Court of Appeal Decision of the Week

Awarding Costs Against a Non-Party (Like Legal Aid)

Case: Hunt v. Worrod, 2019 ONCA 540

Keywords: costs; non-party; legal aid; litigation funding

Synopsis:

Kim Hunt suffered a catastrophic brain injury in an ATV accident in June 2011. He had an on-and-off relationship with Kathleen Worrod for several years and in June 2010 they had jointly purchased a home. In December 2010, pursuant to an agreement, Mr. Hunt paid Ms. Worrod for her share of the down payment on the home, but title was never transferred into Mr. Hunt’s name alone. Three days after Mr. Hunt’s release from hospital in October 2011, he married Ms. Worrod. Mr. Hunt’s sons, in their capacity as his litigation guardians, commenced an application against Ms. Worrod seeking a declaration that the marriage was void ab initio on the basis of lack of capacity and that Mr. Hunt was the sole owner of the home.

Legal Aid Ontario granted Ms. Worrod a legal aid certificate and funded her legal fees throughout the proceedings. Her counsel received authorization from LAO to obtain a report from a clinical neuropsychologist. The report’s authors concluded Mr. Hunt did not have the cognitive competency to make a decision regarding his guardianship.

After a 10-day trial, the Hunts succeeded on all claims. The application judge ruled that Mr. Hunt lacked capacity to marry, the marriage was void ab initio, and he held the sole equitable title to the home. He further found Ms. Worrod’s claims as “meritless”. Following a costs hearing, the application judge ordered LAO to pay costs to the Hunts in the amount of $192,639.77, which represented 50% of the full indemnity costs that Ms. Worrod had been ordered to pay. He also ordered LAO to pay the costs of $21,281.47 for the costs hearing. The award was based on a finding that LAO’s actions (which included a failure to monitor the proceedings) constituted an abuse of process. The application judge did not make an order of costs against Ms. Worrod’s counsel on the basis his discussions with LAO and his client are privileged and therefore there is no evidentiary basis for finding he acted improperly.

The Court of Appeal allowed LAO’s appeal. Pepall J.A. wrote as follows:

In my view, the costs order against LAO cannot stand. Fundamentally, the application judge misconstrued the role of LAO and there was no evidentiary support for his conclusion that there was an abuse of process by LAO due to its alleged failure to monitor the litigation that it was funding. Moreover, the application judge’s findings were inconsistent with his conclusions relating to the claim for costs against [Ms. Worrod’s counsel] personally.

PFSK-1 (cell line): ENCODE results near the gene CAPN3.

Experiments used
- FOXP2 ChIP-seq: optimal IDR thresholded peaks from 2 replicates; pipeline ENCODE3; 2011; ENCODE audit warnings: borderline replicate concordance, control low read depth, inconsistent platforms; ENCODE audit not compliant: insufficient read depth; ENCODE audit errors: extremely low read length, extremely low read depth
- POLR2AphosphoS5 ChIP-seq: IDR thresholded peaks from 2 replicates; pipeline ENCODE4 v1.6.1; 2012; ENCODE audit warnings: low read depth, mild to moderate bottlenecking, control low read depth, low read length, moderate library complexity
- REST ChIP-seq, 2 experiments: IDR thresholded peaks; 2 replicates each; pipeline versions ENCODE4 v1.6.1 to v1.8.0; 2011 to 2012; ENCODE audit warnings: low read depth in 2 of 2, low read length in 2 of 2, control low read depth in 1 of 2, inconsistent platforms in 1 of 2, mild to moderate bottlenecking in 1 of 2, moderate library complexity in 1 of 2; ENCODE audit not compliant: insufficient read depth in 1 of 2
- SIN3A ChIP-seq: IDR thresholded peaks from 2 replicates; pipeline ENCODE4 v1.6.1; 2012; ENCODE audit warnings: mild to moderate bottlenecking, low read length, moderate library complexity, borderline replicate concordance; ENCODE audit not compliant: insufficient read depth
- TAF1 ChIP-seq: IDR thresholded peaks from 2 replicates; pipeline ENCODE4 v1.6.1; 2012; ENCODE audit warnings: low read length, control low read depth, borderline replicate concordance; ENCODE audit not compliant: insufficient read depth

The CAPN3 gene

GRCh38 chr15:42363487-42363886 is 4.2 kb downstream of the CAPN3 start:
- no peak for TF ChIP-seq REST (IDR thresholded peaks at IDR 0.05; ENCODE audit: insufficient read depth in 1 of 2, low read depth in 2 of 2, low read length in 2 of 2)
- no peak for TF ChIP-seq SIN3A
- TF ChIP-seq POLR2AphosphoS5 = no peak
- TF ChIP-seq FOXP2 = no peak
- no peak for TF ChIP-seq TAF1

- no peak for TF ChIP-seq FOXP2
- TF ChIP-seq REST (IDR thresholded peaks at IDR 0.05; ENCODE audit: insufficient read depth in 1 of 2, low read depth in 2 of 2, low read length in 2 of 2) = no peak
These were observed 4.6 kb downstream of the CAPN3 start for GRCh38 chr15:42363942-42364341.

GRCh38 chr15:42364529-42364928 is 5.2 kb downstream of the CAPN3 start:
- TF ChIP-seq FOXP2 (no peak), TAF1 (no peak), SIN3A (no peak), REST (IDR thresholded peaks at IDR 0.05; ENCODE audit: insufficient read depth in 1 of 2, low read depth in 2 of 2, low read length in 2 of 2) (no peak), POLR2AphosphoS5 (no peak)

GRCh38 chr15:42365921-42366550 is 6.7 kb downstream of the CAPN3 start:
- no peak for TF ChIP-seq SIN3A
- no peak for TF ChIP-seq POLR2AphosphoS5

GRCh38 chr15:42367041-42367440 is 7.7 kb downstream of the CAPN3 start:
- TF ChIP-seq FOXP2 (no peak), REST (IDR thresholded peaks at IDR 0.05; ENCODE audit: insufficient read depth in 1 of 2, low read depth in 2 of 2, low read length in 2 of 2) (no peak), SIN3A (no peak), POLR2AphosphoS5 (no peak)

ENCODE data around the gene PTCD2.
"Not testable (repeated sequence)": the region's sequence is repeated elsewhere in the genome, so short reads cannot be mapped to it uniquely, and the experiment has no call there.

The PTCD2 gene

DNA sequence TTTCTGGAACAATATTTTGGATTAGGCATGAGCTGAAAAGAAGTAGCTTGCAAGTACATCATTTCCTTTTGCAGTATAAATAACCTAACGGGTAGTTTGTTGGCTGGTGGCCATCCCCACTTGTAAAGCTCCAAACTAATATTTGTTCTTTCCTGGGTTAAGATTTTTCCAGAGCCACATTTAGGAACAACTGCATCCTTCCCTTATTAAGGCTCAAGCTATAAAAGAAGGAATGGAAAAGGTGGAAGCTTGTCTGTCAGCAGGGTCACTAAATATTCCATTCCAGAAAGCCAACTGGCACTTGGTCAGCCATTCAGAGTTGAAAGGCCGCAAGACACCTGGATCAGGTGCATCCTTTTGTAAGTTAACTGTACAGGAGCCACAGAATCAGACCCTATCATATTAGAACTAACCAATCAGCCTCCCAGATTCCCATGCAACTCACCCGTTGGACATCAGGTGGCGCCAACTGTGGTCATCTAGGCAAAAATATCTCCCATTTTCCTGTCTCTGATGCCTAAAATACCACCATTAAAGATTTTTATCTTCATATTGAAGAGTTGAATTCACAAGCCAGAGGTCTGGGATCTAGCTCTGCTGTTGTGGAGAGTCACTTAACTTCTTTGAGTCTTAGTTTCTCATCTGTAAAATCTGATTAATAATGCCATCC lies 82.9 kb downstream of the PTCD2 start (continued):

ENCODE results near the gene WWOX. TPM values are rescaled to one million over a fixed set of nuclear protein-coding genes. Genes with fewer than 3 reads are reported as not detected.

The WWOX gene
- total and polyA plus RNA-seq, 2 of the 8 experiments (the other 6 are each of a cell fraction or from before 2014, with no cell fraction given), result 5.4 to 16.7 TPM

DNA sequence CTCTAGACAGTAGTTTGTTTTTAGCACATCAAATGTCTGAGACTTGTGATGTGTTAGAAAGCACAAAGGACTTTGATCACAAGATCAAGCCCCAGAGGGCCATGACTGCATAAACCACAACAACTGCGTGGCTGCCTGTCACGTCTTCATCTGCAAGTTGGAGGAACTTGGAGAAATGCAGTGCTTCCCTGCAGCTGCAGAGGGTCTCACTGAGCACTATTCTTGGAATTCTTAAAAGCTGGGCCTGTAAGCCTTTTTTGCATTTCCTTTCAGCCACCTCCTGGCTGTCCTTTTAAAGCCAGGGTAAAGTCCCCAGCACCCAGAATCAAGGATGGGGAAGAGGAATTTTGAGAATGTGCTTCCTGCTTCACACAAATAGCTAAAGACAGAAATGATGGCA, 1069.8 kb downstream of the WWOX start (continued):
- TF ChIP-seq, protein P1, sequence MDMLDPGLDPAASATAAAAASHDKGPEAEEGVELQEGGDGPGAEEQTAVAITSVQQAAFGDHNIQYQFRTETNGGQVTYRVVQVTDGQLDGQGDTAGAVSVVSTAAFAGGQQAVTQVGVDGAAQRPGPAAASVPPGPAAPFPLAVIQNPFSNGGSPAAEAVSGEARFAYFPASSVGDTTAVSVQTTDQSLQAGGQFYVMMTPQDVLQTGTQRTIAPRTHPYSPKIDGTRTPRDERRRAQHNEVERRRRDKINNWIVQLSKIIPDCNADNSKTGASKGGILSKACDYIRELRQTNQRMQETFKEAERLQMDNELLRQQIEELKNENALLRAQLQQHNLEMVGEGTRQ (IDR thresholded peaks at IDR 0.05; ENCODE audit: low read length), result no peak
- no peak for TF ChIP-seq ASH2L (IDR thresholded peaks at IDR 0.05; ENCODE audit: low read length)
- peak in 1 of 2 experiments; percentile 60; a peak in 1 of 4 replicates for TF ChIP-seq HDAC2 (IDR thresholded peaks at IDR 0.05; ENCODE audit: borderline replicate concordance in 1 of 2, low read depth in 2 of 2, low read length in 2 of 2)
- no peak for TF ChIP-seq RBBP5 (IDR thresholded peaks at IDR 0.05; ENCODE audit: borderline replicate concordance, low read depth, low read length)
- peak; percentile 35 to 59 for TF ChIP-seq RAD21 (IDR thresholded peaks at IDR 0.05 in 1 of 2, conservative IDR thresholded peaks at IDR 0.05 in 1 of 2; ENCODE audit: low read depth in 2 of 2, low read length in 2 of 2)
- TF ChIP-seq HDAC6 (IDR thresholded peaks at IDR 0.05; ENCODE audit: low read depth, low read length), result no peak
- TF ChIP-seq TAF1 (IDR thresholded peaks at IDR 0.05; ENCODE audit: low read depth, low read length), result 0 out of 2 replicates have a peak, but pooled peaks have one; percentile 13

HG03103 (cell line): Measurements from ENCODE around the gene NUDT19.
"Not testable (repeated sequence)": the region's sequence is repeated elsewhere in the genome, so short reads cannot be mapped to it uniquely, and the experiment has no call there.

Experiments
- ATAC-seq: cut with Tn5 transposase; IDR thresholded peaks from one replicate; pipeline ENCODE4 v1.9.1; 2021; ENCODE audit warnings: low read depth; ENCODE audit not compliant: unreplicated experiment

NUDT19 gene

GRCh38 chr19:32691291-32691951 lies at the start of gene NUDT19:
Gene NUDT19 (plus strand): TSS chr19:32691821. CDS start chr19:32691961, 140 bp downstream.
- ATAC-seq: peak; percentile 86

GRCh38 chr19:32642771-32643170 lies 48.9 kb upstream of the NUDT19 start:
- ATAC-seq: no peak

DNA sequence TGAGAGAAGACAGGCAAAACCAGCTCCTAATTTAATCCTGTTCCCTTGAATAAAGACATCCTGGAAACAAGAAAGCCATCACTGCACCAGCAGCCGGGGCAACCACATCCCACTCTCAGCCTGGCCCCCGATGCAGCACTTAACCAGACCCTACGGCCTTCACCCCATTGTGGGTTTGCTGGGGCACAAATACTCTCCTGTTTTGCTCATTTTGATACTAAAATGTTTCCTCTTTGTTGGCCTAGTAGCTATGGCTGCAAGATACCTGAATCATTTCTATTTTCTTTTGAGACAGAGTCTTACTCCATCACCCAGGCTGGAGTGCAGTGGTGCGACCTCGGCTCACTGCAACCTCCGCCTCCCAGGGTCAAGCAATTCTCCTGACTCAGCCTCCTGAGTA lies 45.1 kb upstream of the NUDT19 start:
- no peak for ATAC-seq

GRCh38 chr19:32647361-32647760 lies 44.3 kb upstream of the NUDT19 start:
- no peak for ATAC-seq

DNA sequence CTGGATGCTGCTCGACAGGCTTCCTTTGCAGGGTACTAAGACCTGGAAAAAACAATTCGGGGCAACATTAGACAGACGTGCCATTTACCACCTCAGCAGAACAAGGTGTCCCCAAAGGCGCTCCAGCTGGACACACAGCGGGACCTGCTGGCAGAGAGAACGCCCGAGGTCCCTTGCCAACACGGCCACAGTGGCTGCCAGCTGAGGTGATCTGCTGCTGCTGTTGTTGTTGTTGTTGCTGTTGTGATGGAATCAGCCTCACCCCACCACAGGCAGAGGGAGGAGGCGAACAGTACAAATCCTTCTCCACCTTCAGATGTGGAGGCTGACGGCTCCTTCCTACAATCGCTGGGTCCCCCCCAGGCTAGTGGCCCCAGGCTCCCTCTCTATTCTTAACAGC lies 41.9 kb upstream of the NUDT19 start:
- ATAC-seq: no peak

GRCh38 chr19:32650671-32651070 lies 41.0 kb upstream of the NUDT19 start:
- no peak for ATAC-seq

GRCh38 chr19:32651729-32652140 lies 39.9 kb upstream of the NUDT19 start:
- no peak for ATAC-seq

Importance:

The Court of Appeal made it clear that where LAO is acting as a non-party statutory funder of litigation, it would be exceedingly rare that it could be responsible for costs. The Court found that there would need to be evidence of “bad faith or a collateral or improper purpose in granting funding to a litigant” in order to support a finding of abuse of process and a resulting adverse costs award. In the present case, such evidence was simply not available. The general takeaway is that costs against non-parties are to be awarded “sparingly and with caution”.

Anyone that has prepared opinions in support of a legal aid certificate is aware that LAO does not simply blindly fund litigation. The Court, however, clarified that LAO’s role in litigation remains limited and dependent on outside counsel:

LAO does not represent the client nor does it direct the litigation. Rather, it provides the funding to the client to retain counsel from the private bar. The legal aid system in Ontario permits LAO to rely on the opinions of the private bar lawyers who have carriage of their clients’ files subject to a legal aid certificate. The system is not established on the basis that LAO is required to engage in a detailed factual and legal analysis independent of and disconnected from counsel’s legal opinion. The costs award against LAO based on its failure to adequately monitor the litigation is inconsistent with and would frustrate that statutory scheme.

The Court drew a distinction between legal aid schemes and other third-party funders noting that in the latter there is a potential harm to the administration of justice where a non-party is “profiting unduly from or unreasonably controlling another’s litigation”. In contrast, LAO’s mandate is to administer government funding for low-income litigants, without any financial or other interest in the outcome of the proceedings.

From an appellate practice perspective, the decision is interesting in that it clarifies when leave is required to appeal a costs order. The normal rule, which catches many appellants off-guard, is that leave is required where an appeal is to costs (s. 133(b) of the Courts of Justice Act and R. 61.03.1(17) of the Rules of Civil Procedure). The Court clarified, however, that leave to appeal is not required for an award of costs that relies on inherent jurisdiction as opposed to statutory jurisdiction.

Counsel for the Appellant (moving party Legal Aid Ontario): Gideon Forrest and Mitch Stephenson (Fasken Martineau DuMoulin LLP, Toronto)

Counsel for the Respondent (responding party Kim Kevin Hunt c/o Bradley James Hunt): Michael Barrack, Andrea McEwen and Kimberly Whaley (Blake, Cassels & Graydon LLP, Toronto)

Counsel for the Respondent (responding party Andrew Thomson): Rose Muscolino (Weaver, Simmons LLP, Sudbury)

Counsel for the Intervener (Ontario Association of Child Protection Lawyers): Jodi Martin and Elizabeth Rathbone (Paliare Roland Rosenberg Rothstein LLP, Toronto)

Counsel for the Intervener (Family Law Association): John Phillips and Cory Wanless (Waddell Phillips Professional Corporation, Toronto)

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Posted: Wednesday, July 24, 2019